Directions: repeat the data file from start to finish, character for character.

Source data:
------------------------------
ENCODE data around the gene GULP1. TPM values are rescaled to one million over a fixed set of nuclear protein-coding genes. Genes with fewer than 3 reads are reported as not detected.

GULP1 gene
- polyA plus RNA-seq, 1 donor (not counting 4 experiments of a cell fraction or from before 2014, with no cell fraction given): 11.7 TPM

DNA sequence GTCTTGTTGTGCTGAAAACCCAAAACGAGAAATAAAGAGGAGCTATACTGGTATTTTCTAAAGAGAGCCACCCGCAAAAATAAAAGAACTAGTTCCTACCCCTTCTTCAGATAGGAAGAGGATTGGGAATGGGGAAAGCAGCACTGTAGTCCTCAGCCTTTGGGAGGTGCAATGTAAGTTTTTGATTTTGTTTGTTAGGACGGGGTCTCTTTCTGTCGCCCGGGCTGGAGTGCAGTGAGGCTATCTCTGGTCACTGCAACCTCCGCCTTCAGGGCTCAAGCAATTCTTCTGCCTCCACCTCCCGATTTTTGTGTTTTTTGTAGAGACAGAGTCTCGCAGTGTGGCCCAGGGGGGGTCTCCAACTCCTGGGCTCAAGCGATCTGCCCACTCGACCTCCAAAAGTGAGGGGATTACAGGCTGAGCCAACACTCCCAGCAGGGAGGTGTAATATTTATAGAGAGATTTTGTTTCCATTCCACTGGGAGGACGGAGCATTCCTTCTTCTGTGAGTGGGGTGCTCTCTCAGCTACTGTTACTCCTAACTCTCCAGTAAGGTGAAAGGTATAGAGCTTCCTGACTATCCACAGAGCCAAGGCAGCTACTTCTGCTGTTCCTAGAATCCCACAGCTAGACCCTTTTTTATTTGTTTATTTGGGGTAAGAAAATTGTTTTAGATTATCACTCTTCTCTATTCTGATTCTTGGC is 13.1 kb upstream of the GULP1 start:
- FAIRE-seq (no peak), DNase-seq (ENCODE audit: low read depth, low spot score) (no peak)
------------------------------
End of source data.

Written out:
ENCODE data around the gene GULP1. TPM values are rescaled to one million over a fixed set of nuclear protein-coding genes. Genes with fewer than 3 reads are reported as not detected.

GULP1 gene
- polyA plus RNA-seq, 1 donor (not counting 4 experiments of a cell fraction or from before 2014, with no cell fraction given): 11.7 TPM

DNA sequence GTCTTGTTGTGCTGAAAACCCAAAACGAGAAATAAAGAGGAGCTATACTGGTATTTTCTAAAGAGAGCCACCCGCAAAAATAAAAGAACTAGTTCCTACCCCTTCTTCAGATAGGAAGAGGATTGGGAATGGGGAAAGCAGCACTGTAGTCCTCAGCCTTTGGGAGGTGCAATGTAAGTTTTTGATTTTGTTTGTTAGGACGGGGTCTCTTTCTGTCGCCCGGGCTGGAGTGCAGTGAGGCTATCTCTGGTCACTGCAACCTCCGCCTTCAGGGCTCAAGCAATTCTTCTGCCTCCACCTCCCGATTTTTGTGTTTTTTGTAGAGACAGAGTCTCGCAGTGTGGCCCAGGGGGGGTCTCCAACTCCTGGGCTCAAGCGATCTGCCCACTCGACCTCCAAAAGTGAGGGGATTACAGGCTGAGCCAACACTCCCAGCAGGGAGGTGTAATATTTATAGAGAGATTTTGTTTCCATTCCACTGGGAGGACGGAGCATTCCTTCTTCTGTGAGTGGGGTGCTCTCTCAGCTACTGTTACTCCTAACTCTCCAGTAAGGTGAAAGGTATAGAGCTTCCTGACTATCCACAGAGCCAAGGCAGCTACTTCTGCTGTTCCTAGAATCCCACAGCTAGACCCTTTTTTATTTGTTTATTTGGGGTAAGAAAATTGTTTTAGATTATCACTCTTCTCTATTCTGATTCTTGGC is 13.1 kb upstream of the GULP1 start:
- FAIRE-seq (no peak), DNase-seq (ENCODE audit: low read depth, low spot score) (no peak)